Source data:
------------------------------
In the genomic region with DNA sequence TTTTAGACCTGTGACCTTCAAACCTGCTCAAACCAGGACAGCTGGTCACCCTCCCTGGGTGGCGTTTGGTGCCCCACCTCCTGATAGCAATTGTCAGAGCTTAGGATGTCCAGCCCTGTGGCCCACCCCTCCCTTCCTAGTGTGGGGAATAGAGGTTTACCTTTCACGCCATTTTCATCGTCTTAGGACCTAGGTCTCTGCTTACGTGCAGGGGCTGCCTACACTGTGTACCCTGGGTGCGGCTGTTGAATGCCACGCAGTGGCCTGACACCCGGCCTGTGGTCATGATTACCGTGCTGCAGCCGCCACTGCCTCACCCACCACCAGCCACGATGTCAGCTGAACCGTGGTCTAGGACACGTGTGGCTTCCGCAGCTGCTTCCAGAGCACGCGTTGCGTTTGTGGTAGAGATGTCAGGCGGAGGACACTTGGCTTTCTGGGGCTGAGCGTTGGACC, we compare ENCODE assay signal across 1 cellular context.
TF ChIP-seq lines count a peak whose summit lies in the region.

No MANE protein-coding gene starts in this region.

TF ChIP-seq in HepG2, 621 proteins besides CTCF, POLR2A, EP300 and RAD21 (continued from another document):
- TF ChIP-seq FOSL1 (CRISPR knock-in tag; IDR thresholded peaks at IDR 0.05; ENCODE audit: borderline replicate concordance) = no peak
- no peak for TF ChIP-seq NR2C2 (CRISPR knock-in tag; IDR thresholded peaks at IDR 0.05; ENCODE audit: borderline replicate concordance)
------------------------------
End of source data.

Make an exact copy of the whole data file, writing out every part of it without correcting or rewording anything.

In the genomic region with DNA sequence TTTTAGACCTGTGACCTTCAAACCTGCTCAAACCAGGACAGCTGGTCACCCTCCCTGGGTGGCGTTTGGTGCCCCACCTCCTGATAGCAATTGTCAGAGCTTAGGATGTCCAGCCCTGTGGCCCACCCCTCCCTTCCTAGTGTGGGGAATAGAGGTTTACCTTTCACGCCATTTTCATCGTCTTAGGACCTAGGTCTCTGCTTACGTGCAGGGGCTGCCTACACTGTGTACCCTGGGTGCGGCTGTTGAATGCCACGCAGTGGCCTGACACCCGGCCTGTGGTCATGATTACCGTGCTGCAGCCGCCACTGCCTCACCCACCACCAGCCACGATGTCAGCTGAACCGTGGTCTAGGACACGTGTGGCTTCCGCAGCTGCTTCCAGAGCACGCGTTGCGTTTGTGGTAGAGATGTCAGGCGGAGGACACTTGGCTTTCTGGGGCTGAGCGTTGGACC, we compare ENCODE assay signal across 1 cellular context.
TF ChIP-seq lines count a peak whose summit lies in the region.

No MANE protein-coding gene starts in this region.

TF ChIP-seq in HepG2, 621 proteins besides CTCF, POLR2A, EP300 and RAD21 (continued from another document):
- TF ChIP-seq FOSL1 (CRISPR knock-in tag; IDR thresholded peaks at IDR 0.05; ENCODE audit: borderline replicate concordance) = no peak
- no peak for TF ChIP-seq NR2C2 (CRISPR knock-in tag; IDR thresholded peaks at IDR 0.05; ENCODE audit: borderline replicate concordance)